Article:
mercury Mercury
As Arsenic
selenium Selenium antimony Antimony bismuth Bismuth tellurium Tellurium

PSA - information on arsenic

Quick Facts:

Arsenic was identified by the German alchemist Albertus Magnus around 1250 AD.

Arsenic was used by the ancient Asians, Egyptians, Greeks, Romans and Chinese.

In 1649 Schroeder published two methods of preparing the element.

Arsenic is a highly poisonous metallic element. It has three allotropic forms, yellow, black, and grey. Its name comes from the word arsenikon which is the Greek name for the pigment yellow orpiment.

Properties of arsenic:

Elemental Symbol: As
Atomic Number of Arsenic: 33
Atomic Mass: 74.9216 amu
Melting Point: Arsenic does not melt- it sublimes at 616 degrees C. Which means that it transforms directly from a solid to a vapour by-passing a liquid state
Number of Protons/Electrons: 33
Number of Neutrons: 42
Crystal Structure: Rhombohedral
Density @ 293 K: 5.72 g/cm3
Colour: metallic grey, yellow or black

What is arsenic?

Arsenic is a metalloid - a natural element that is not actually a metal but which has some of the properties of a metal.

Arsenic can exist in many different chemical forms in combination with other elements. Some forms of arsenic are inorganic - they do not containcarbon, other forms contain carbon and are classed as organic.

Inorganic arsenic exists in four main chemical forms, which are known as valency or oxidation states.

How does arsenic occur in the environment?


drinkingwater decking

Arsenic occurs in large quantities in the Earth's crust. It is present in a number of minerals and occurs in trace quantities in rocks, soil, water and air.

Around a third of atmospheric arsenic is derived from natural sources, e.g. volcanoes and the remaining two-thirds occurs through man-made sources.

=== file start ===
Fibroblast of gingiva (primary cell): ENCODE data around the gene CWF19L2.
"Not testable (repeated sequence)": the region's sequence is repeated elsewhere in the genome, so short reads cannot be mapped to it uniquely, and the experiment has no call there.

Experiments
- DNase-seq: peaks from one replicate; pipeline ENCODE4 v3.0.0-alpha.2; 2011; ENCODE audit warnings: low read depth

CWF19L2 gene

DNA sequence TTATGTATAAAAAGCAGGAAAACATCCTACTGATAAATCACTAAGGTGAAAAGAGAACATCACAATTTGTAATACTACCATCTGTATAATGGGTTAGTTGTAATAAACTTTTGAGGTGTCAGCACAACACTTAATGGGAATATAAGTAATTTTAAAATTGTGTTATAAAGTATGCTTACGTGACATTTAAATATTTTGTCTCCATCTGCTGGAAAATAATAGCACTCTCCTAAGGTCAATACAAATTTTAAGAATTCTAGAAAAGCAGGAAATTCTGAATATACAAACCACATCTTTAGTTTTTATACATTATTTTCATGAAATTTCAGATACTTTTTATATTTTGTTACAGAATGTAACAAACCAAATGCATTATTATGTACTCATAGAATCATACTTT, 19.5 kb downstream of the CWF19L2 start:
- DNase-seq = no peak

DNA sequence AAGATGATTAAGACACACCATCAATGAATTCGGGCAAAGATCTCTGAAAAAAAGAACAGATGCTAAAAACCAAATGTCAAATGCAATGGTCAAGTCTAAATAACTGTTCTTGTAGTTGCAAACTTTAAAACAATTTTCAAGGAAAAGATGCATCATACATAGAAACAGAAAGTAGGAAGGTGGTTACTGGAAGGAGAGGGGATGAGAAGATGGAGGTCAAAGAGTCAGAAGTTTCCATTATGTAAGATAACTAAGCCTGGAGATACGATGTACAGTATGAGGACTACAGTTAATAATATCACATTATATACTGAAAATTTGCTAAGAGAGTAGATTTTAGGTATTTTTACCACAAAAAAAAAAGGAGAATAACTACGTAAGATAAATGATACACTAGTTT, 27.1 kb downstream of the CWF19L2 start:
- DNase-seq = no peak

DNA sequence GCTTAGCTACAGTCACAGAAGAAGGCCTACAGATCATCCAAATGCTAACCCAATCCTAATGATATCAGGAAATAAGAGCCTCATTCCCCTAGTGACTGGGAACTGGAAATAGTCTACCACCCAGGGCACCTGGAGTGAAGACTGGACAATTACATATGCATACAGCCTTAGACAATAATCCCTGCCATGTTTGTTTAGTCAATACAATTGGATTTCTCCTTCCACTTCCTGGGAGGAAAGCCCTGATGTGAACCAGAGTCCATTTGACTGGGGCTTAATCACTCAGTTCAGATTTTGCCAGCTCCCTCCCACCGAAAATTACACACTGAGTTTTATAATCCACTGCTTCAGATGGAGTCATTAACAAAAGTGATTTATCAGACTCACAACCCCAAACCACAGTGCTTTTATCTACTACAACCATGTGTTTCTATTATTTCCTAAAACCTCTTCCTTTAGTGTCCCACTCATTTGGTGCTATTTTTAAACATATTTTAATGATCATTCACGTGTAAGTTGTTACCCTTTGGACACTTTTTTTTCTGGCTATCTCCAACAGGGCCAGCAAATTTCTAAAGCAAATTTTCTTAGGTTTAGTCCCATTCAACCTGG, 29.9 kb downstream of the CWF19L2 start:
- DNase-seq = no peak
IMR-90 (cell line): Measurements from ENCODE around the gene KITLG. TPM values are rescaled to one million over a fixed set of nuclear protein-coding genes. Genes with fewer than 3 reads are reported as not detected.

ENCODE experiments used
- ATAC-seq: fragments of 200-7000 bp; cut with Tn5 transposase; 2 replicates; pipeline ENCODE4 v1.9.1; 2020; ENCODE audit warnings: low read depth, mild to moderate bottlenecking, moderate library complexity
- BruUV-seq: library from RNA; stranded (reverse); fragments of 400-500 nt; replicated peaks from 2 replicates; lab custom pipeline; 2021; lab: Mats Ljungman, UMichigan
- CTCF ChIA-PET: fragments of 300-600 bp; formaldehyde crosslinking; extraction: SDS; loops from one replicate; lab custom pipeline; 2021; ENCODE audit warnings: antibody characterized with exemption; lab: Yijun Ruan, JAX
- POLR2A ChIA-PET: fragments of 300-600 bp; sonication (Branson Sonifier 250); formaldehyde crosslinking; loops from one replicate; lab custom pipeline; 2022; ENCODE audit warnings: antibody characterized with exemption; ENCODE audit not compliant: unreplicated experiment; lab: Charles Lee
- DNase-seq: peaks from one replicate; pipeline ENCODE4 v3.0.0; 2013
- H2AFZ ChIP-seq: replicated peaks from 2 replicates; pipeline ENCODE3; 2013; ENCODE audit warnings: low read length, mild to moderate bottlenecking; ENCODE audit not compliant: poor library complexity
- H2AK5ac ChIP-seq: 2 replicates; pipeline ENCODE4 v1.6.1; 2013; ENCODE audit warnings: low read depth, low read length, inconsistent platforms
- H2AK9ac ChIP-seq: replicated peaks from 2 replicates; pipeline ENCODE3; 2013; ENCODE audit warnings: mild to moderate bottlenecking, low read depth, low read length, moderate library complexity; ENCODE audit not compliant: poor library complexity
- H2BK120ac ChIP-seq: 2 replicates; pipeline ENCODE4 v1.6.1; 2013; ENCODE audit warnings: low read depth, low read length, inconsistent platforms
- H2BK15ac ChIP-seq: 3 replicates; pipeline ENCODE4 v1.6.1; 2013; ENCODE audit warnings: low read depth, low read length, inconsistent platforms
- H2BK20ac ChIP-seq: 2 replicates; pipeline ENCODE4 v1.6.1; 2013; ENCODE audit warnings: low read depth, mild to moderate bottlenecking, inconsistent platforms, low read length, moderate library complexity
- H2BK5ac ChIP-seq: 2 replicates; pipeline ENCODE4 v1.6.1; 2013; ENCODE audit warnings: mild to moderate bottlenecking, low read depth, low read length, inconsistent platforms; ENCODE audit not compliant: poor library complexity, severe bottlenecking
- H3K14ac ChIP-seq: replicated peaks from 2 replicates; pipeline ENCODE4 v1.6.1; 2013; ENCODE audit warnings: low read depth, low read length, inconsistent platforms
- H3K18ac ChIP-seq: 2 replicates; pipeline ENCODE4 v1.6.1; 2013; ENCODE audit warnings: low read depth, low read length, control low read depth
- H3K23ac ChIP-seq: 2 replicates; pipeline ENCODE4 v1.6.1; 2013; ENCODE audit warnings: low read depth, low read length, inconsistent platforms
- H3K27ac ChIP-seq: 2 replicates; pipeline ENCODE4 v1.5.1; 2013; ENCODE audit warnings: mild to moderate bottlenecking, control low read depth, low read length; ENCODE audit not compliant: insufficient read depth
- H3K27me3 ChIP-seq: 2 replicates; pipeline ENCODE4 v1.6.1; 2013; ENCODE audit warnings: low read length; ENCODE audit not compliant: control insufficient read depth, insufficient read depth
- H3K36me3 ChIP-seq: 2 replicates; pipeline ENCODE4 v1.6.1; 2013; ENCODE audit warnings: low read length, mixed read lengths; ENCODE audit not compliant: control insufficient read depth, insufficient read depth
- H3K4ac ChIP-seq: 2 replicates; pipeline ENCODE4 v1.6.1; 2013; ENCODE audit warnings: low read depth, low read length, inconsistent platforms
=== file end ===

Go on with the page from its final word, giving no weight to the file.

High levels or arsenic can be found in drinking water which has been collected from deeply drilled wells or indeed as a natural phenomen where ground water has been contaminated by minerals dissolving from rocks and soils. This problem is more commonplace in South Asia.

The major industrial processes which cause antropogenic arsenic contamination of the air, soils and water in the environmental are:

  • The mining and smelting of non-ferrous metals

  • The burning of fossil fuels.

The use of pesticides containing arsenic has also contaminated large areas of agricultural land. The use of arsenic as a preservative for timber has also led to environmental contamination. On the 12th February 2002 the US EPA announed the voluntary decision of the Pressure Treated Wood Industry to phase out the use of arsenic-based wood preservative known as chromated copper arsenate (CCA) in all products destined for the consumer market. CCA which was the most common wood preservative in the US contains 22% pure arsenic.

In the US from December 31, 2003, no wood treater or manufacturer is allowed to preserve wood for residential use with CCA. Click here for more information regarding CCA.

Arsenic and its compounds are also used in insecticides, weed killers, solid-state doping agents, and various alloys.

How does arsenic affect human health?

Exposure to high levels of arsenic can cause cancers of the skin, bladder, kidney, and lung, and diseases of the blood vessels of the legs and feet. Diabetes, high lood pressure, and reproductive disorders have also been linked to arsenic exposure.